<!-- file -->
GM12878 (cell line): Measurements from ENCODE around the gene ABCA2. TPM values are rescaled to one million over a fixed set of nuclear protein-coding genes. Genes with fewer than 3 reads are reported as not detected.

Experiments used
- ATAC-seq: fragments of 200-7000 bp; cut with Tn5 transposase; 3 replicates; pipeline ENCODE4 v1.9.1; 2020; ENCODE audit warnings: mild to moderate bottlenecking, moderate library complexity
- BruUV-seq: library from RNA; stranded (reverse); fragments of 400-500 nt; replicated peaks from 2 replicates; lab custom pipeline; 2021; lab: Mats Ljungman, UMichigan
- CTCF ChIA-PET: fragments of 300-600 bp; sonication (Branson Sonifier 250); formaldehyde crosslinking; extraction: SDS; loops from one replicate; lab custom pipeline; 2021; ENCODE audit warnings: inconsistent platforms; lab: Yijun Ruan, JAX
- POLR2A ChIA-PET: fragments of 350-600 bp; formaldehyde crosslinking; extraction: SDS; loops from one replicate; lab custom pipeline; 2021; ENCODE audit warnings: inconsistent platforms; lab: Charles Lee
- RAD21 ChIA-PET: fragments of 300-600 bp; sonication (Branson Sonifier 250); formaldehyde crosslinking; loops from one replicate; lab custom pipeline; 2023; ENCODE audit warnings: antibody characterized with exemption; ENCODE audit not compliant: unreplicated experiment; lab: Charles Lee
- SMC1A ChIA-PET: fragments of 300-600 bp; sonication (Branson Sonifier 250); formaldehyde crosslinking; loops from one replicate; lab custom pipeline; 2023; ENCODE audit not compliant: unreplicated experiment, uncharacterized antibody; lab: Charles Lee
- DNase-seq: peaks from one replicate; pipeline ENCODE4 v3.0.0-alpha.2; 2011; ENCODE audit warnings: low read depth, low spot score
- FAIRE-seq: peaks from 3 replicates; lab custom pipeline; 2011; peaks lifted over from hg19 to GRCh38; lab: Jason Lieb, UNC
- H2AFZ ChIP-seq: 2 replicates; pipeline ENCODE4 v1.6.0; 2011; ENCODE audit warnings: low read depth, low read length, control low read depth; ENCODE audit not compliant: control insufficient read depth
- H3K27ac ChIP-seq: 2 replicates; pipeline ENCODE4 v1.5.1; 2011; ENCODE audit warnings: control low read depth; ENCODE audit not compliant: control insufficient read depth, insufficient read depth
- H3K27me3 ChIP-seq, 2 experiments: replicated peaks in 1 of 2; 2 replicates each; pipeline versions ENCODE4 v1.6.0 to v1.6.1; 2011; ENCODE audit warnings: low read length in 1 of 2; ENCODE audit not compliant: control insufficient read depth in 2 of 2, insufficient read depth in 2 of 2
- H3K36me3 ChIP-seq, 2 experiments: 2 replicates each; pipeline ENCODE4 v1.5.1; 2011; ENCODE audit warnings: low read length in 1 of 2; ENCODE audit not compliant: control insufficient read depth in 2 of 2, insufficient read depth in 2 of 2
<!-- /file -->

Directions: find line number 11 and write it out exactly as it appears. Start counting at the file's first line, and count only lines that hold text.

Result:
- H2AFZ ChIP-seq: 2 replicates; pipeline ENCODE4 v1.6.0; 2011; ENCODE audit warnings: low read depth, low read length, control low read depth; ENCODE audit not compliant: control insufficient read depth